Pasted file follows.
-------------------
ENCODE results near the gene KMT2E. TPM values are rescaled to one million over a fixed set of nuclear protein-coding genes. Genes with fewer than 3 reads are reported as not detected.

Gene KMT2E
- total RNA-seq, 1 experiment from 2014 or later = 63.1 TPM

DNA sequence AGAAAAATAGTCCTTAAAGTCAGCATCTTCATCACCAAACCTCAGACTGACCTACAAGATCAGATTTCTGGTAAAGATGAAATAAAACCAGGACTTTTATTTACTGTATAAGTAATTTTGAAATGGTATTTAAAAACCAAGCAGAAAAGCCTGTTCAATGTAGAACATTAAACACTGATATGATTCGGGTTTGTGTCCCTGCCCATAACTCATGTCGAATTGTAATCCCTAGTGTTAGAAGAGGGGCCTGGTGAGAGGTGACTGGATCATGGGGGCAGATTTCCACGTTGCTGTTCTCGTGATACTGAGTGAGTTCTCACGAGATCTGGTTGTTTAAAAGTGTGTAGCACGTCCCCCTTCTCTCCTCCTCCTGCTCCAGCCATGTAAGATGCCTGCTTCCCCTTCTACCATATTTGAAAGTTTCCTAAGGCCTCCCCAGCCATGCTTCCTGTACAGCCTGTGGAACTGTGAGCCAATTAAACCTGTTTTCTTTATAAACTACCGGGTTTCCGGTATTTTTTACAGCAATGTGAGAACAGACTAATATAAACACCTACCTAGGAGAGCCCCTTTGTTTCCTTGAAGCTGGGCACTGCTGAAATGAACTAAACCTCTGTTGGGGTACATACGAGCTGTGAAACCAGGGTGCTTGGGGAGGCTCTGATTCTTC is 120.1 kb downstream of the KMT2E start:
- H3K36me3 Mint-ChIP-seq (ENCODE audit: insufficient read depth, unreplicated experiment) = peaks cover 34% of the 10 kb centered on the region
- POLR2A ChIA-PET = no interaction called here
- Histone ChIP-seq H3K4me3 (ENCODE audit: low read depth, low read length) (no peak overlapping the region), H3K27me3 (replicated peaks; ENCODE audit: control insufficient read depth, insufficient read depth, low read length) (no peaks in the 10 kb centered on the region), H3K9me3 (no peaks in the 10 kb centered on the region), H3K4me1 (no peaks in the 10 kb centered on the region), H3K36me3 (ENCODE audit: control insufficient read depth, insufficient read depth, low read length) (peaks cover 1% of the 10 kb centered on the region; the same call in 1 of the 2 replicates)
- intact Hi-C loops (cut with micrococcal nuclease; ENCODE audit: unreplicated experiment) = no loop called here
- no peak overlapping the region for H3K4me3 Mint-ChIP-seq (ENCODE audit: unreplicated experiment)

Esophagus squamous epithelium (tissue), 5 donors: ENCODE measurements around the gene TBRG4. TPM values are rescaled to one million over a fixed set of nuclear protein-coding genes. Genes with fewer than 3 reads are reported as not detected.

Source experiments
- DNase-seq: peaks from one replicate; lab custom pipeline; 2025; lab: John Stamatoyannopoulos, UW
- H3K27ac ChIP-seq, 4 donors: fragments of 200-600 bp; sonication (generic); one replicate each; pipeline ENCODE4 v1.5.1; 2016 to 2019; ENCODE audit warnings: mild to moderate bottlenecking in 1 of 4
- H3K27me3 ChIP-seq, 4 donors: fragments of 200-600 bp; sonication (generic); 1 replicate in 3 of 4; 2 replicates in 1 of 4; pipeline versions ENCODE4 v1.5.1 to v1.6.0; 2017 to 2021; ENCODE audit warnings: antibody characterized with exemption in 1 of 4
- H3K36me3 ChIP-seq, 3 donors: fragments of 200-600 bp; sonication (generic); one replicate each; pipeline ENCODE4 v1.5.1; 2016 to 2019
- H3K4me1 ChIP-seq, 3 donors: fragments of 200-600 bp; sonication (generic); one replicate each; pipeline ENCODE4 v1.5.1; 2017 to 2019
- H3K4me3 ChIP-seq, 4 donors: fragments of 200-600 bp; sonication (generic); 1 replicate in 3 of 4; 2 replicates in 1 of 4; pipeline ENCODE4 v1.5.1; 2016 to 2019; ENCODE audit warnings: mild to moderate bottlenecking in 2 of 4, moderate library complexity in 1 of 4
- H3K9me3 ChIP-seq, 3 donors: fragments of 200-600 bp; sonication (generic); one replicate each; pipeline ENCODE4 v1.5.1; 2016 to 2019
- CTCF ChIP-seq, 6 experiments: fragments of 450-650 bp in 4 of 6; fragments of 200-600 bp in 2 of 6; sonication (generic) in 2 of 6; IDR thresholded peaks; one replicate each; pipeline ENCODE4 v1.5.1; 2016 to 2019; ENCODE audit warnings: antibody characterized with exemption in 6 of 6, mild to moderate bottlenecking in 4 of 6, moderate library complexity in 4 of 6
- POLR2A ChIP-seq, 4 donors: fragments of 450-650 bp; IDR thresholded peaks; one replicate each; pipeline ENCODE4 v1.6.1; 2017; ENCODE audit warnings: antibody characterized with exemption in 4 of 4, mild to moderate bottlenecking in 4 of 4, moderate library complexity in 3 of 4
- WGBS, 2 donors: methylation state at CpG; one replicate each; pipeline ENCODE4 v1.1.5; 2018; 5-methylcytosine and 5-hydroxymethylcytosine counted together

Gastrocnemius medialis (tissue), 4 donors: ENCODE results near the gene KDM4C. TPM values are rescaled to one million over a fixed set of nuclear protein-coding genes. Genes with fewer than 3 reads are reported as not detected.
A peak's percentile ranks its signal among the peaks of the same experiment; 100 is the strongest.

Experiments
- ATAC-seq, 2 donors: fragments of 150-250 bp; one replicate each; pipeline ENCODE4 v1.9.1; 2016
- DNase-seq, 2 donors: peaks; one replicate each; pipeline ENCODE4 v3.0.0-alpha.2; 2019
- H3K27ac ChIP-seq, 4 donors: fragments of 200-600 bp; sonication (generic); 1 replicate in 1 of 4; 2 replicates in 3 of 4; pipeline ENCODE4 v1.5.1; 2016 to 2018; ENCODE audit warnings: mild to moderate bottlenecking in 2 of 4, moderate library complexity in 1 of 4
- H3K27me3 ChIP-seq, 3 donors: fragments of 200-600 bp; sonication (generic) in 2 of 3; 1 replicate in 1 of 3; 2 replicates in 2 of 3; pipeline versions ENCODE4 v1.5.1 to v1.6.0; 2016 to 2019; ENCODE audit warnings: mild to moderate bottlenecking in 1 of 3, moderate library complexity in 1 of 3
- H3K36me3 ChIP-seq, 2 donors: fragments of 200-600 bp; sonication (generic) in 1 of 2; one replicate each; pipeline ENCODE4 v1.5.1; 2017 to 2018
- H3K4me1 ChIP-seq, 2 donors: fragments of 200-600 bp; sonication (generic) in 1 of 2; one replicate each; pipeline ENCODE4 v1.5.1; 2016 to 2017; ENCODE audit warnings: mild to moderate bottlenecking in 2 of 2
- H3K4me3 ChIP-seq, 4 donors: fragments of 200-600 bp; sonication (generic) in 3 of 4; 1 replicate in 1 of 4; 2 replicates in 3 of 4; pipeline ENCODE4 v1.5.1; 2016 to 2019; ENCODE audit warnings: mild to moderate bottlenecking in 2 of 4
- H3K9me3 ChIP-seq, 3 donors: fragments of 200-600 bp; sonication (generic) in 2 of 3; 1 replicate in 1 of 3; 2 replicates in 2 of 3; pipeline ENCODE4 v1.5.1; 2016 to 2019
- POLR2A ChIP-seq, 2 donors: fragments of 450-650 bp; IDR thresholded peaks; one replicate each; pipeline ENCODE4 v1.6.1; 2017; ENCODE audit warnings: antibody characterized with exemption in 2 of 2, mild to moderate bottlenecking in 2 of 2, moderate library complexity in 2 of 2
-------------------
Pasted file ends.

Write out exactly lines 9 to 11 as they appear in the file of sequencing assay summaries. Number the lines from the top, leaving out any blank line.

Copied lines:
- no peak overlapping the region for H3K4me3 Mint-ChIP-seq (ENCODE audit: unreplicated experiment)

Esophagus squamous epithelium (tissue), 5 donors: ENCODE measurements around the gene TBRG4. TPM values are rescaled to one million over a fixed set of nuclear protein-coding genes. Genes with fewer than 3 reads are reported as not detected.

Source experiments